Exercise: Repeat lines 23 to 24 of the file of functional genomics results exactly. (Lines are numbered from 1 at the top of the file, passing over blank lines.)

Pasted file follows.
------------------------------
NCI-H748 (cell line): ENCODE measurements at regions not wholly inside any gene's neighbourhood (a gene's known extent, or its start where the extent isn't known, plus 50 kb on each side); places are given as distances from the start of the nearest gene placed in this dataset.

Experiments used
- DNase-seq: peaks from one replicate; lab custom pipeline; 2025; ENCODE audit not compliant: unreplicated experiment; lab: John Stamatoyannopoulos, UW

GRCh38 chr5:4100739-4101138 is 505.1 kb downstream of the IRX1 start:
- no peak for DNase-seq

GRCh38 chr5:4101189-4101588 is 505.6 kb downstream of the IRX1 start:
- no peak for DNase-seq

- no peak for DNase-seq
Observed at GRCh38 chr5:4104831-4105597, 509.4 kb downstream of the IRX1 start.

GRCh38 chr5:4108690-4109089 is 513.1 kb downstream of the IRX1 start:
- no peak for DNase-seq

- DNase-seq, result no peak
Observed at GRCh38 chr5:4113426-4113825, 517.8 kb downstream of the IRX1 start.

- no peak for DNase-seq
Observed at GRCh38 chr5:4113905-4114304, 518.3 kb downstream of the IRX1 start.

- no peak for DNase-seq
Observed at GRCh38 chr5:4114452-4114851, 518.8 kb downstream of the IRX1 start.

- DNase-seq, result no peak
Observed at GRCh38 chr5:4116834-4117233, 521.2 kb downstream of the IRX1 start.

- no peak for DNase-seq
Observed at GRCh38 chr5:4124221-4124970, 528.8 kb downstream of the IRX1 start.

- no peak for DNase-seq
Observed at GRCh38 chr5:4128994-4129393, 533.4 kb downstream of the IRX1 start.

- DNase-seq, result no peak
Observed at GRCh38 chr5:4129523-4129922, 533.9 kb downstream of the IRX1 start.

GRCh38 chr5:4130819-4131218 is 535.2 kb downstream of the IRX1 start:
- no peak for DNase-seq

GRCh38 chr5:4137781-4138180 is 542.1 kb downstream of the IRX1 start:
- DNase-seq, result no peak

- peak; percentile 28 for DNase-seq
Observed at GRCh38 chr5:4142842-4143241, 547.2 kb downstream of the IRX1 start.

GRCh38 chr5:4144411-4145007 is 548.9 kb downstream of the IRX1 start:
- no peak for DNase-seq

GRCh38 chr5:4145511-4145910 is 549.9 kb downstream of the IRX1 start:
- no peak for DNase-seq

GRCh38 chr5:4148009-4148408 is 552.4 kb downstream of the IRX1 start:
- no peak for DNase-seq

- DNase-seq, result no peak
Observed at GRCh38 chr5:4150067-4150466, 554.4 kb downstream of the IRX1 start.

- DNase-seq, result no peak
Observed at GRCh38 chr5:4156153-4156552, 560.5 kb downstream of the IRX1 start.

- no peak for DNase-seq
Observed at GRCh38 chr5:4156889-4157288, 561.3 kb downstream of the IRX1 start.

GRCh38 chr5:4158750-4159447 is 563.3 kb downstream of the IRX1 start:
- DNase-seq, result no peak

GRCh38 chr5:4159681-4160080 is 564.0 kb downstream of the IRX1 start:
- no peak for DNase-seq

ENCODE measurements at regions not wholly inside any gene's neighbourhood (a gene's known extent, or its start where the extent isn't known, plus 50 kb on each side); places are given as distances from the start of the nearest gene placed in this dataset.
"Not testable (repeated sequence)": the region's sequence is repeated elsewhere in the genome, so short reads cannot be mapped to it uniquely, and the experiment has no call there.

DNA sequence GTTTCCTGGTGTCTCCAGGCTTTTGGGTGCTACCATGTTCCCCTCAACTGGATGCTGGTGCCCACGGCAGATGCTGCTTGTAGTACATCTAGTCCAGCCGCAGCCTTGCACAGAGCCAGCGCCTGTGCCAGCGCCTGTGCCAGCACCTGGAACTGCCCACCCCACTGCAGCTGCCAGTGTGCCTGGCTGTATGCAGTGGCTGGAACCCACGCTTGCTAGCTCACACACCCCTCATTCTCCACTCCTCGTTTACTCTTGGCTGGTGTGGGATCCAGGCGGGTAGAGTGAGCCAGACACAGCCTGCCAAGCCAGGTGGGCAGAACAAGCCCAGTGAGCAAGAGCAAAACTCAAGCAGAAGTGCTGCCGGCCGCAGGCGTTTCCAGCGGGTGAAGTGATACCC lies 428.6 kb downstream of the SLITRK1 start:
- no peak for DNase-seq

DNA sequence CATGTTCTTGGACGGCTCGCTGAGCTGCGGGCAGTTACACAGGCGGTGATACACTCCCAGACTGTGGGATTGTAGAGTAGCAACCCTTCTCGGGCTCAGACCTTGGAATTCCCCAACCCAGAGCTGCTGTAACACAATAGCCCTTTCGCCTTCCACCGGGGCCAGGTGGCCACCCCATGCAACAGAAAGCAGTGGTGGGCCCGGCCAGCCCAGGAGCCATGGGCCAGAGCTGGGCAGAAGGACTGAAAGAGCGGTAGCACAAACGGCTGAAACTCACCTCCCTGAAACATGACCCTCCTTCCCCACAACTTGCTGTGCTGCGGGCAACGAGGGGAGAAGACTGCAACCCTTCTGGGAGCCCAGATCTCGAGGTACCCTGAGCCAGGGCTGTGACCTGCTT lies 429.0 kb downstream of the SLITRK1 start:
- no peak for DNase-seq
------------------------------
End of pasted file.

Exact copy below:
Observed at GRCh38 chr5:4128994-4129393, 533.4 kb downstream of the IRX1 start.

- DNase-seq, result no peak